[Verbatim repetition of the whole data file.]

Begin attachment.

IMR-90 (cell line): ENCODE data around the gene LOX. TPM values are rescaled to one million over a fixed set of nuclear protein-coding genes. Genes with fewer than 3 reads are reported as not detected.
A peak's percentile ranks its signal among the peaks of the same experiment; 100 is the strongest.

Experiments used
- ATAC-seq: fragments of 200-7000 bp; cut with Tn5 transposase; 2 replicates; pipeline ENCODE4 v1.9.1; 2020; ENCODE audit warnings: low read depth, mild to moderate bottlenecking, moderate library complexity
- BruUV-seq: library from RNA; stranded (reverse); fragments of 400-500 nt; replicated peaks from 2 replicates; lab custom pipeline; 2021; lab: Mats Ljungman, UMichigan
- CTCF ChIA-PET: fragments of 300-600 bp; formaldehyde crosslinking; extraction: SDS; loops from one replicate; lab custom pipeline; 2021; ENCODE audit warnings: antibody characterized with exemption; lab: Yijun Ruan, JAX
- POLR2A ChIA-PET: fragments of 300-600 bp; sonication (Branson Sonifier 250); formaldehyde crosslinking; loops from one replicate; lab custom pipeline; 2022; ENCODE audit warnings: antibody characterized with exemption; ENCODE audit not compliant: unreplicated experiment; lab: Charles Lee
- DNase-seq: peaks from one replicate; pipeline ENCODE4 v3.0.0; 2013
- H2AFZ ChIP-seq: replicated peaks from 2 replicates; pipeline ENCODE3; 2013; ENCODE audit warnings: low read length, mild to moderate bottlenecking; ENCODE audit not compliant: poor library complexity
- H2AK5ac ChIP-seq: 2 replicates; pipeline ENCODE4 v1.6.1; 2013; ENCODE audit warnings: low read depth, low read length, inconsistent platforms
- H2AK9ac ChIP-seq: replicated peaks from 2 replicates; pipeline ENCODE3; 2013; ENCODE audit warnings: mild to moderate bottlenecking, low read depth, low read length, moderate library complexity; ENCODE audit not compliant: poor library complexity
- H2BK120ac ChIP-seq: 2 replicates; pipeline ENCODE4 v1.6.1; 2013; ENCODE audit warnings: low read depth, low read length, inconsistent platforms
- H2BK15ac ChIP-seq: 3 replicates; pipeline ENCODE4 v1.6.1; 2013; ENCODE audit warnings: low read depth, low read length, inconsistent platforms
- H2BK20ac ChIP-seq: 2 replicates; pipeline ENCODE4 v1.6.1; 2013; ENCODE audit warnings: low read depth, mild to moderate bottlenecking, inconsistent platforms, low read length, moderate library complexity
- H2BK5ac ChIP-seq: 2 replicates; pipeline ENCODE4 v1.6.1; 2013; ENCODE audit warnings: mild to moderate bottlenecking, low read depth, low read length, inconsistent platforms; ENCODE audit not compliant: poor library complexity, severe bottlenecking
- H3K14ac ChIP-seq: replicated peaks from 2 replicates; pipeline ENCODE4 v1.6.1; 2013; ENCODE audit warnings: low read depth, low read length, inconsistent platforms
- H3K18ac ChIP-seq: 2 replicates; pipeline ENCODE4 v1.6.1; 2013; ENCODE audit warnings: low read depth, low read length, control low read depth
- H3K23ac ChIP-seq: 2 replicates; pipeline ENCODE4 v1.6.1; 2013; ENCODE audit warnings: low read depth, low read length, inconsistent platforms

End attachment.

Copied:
IMR-90 (cell line): ENCODE data around the gene LOX. TPM values are rescaled to one million over a fixed set of nuclear protein-coding genes. Genes with fewer than 3 reads are reported as not detected.
A peak's percentile ranks its signal among the peaks of the same experiment; 100 is the strongest.

Experiments used
- ATAC-seq: fragments of 200-7000 bp; cut with Tn5 transposase; 2 replicates; pipeline ENCODE4 v1.9.1; 2020; ENCODE audit warnings: low read depth, mild to moderate bottlenecking, moderate library complexity
- BruUV-seq: library from RNA; stranded (reverse); fragments of 400-500 nt; replicated peaks from 2 replicates; lab custom pipeline; 2021; lab: Mats Ljungman, UMichigan
- CTCF ChIA-PET: fragments of 300-600 bp; formaldehyde crosslinking; extraction: SDS; loops from one replicate; lab custom pipeline; 2021; ENCODE audit warnings: antibody characterized with exemption; lab: Yijun Ruan, JAX
- POLR2A ChIA-PET: fragments of 300-600 bp; sonication (Branson Sonifier 250); formaldehyde crosslinking; loops from one replicate; lab custom pipeline; 2022; ENCODE audit warnings: antibody characterized with exemption; ENCODE audit not compliant: unreplicated experiment; lab: Charles Lee
- DNase-seq: peaks from one replicate; pipeline ENCODE4 v3.0.0; 2013
- H2AFZ ChIP-seq: replicated peaks from 2 replicates; pipeline ENCODE3; 2013; ENCODE audit warnings: low read length, mild to moderate bottlenecking; ENCODE audit not compliant: poor library complexity
- H2AK5ac ChIP-seq: 2 replicates; pipeline ENCODE4 v1.6.1; 2013; ENCODE audit warnings: low read depth, low read length, inconsistent platforms
- H2AK9ac ChIP-seq: replicated peaks from 2 replicates; pipeline ENCODE3; 2013; ENCODE audit warnings: mild to moderate bottlenecking, low read depth, low read length, moderate library complexity; ENCODE audit not compliant: poor library complexity
- H2BK120ac ChIP-seq: 2 replicates; pipeline ENCODE4 v1.6.1; 2013; ENCODE audit warnings: low read depth, low read length, inconsistent platforms
- H2BK15ac ChIP-seq: 3 replicates; pipeline ENCODE4 v1.6.1; 2013; ENCODE audit warnings: low read depth, low read length, inconsistent platforms
- H2BK20ac ChIP-seq: 2 replicates; pipeline ENCODE4 v1.6.1; 2013; ENCODE audit warnings: low read depth, mild to moderate bottlenecking, inconsistent platforms, low read length, moderate library complexity
- H2BK5ac ChIP-seq: 2 replicates; pipeline ENCODE4 v1.6.1; 2013; ENCODE audit warnings: mild to moderate bottlenecking, low read depth, low read length, inconsistent platforms; ENCODE audit not compliant: poor library complexity, severe bottlenecking
- H3K14ac ChIP-seq: replicated peaks from 2 replicates; pipeline ENCODE4 v1.6.1; 2013; ENCODE audit warnings: low read depth, low read length, inconsistent platforms
- H3K18ac ChIP-seq: 2 replicates; pipeline ENCODE4 v1.6.1; 2013; ENCODE audit warnings: low read depth, low read length, control low read depth
- H3K23ac ChIP-seq: 2 replicates; pipeline ENCODE4 v1.6.1; 2013; ENCODE audit warnings: low read depth, low read length, inconsistent platforms